Hancock Church Sermon

Alex Shea Will

December 30, 2012

Luke 2:41-52


What an exciting time the season of Advent was. Outside these walls we faced the lines at the malls and the anxiety of picking the perfect gift for our loved ones. In our homes we worried about preparing the perfect meals and hanging the Christmas lights just right. Inside these walls, we were no less busy. We walked with Zechariah when he was made mute due to his disbelief. We marveled at the miraculous pregnancy of not one, but two women. Angels came to carpenters, teenagers, and shepherds, while Magi followed a mysterious star. It was a busy month, but we’re only just beginning! As we journey through Epiphany we’ll hear voices from Heaven and see the miracles of Jesus before our eyes. Water will become wine and our fishermen disciples will catch more fish than they’ve ever seen, but i’m getting a bit ahead of myself. There is a lot to see and hear these winter months of ours, yet here we are today, after Christmas day, but not yet Epiphany, with something completely different.


In our Gospel lesson today there are no angels. There are no mysterious stars or voice from Heaven. No miraculous pregnancies or miracles to be found. In the midst of our Christian story, there is something very ordinary about today’s lesson. If you were to update the locations, you could almost imagine it happening today. Two young and busy parents, while originally terrified at the prospects of raising a child, now have more than 12 years under their belts. Sure, they watch out for him, but they’re no longer driving 30 MPH on the highway, with the hazard lights on, like they did the day they brought their newborn home. Everything is a bit more comfortable. A comfort that only comes with time. And then it happens. Maybe it was a miscommunication between Mary and Joseph, Maybe Mary thought Joe was going to pick Jesus up, and Joe though Mary was going to meet him after school, but no one met him. Once they realized their mistake, they frantically look for him, only to find him safe and sound, teaching the ones who are supposed to be teaching him.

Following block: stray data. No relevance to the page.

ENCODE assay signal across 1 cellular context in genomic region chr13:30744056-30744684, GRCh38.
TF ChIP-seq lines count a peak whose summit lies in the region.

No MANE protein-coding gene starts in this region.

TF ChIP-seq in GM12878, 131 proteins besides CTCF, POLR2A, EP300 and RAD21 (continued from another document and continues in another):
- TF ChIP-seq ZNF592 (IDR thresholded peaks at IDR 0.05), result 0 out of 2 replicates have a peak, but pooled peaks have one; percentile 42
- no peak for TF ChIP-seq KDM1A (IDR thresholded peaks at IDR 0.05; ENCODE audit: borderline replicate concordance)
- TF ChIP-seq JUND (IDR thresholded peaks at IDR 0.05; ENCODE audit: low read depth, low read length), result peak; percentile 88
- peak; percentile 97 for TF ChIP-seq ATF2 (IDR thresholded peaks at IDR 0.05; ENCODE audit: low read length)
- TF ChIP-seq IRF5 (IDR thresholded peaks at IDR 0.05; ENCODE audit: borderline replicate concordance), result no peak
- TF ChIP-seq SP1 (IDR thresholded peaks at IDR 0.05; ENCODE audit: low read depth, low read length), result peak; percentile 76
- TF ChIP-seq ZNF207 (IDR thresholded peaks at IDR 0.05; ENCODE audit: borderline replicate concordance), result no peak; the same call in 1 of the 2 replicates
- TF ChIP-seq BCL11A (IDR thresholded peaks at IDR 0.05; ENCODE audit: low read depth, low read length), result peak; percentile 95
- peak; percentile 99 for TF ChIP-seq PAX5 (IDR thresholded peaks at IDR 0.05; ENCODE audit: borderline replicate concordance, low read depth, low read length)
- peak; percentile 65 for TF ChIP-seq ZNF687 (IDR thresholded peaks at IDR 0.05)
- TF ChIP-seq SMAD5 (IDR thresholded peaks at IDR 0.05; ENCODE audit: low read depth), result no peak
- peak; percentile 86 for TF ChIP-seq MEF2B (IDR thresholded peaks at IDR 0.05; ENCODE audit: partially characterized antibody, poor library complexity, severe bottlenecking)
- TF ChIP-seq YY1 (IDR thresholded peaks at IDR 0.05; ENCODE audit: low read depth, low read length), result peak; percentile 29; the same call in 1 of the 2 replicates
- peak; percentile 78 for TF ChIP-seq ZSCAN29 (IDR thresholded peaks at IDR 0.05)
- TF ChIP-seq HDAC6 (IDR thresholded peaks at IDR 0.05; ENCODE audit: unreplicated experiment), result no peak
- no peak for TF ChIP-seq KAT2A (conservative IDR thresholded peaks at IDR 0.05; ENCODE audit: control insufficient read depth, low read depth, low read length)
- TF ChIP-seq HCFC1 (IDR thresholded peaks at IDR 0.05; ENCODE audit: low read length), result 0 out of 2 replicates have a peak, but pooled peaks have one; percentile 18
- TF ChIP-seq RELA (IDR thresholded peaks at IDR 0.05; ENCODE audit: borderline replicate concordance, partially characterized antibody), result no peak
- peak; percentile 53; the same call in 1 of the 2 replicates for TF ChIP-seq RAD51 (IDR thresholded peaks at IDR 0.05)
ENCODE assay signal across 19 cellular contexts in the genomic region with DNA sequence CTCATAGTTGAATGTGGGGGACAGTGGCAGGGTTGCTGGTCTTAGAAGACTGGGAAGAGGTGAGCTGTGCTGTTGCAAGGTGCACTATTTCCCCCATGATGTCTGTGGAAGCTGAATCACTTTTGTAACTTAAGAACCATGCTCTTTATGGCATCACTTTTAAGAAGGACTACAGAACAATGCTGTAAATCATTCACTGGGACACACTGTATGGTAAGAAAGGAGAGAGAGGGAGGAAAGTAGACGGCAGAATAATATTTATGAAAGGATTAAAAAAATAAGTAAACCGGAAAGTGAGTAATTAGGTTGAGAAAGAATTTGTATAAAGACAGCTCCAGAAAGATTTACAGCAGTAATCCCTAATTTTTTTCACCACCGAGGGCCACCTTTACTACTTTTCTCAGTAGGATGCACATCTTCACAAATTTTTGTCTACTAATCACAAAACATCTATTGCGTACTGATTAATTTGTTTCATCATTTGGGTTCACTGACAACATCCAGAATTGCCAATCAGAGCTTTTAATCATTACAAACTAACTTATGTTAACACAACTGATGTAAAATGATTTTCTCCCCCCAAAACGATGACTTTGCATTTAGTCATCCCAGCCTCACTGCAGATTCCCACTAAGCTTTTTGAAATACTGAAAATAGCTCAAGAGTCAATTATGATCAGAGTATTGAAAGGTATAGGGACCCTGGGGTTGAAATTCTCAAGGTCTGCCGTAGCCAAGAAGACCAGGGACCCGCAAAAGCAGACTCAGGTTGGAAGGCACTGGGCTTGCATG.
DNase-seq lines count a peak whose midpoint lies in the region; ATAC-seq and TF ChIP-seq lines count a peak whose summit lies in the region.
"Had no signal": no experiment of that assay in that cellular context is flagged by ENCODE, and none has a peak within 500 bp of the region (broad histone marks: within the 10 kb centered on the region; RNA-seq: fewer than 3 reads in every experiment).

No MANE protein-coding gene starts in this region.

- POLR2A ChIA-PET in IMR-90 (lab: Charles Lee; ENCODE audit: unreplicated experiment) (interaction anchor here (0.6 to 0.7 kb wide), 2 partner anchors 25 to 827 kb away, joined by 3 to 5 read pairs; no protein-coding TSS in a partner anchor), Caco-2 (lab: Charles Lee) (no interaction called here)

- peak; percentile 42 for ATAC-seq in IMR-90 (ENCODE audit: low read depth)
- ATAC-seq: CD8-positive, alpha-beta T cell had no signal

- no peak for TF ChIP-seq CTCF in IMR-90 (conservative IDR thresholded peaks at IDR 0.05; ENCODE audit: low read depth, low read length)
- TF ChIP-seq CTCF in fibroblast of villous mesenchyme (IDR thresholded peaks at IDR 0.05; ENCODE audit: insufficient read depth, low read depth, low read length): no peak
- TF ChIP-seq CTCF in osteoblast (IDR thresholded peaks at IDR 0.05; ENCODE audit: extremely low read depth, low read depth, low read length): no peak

I can’t tell you why it took them a day to realize their son was missing, but God certainly wasn’t sending them the help they might have been used to or that we’ve come to expect. God didn’t send an angel to let them know that Jesus wasn’t where they thought he was. He didn’t send a star to guide them back to the temple, they had to stress, and wait, and worry, before they found him. A nerve wracking, but rather ordinary story. Suddenly Mary and Joseph sound a bit more like us.


What is this story doing here? I don’t necessarily mean as the scripture for this week in particular, but I ask in context of Luke’s Gospel. What is this story doing here? We’ve spent the previous chapters giving shape to this mysterious and beautiful birth narrative. For the rest of the Gospel, we’ll follow the short ministry of Jesus on Earth. But these simple 11 verses, situated between the two, are all we have of what occurs between these epic bookends. And in it we don’t get any angels or miracles. We get a lost boy and two frantic parents.


One of things we do a lot of in seminary is write. Not just writing about scripture, Christian history, or church, even though we do a lot of that, but writing about ourselves. The process of ordination to Christian ministry, in the United Church of Christ, is dotted with opportunities to write about yourself. In fact, it’s one of the very first things prospective candidates for ordained ministry are asked to do. I have yet to meet a peer, outside of this world, who has to be in such constant conversation with our own personal biography. And I hate it. Not only do i dislike having to spend so much time focusing on myself, I dislike the actual task of it all. Those whom I’m writing to aren’t looking for my life story in it’s entirety. They don’t want to know what I did at every birthday party or baseball game. They’re not looking to read about what I ate for dinner when I was 12. They’re interested in the milestones. They want to read about those moments and experiences that shaped me to be the person I am to today. And even at only 26, I feel overwhelmed by the task of reworking my life story into a concise, but informative, narrative. It’s exhausting. Maybe you haven’t had to do the same exact thing, but I’m sure you’ve done something very similar for a resume. That unenviable task of diluting your life’s accomplishments down to bit sized statements, making good use of “active verbs.”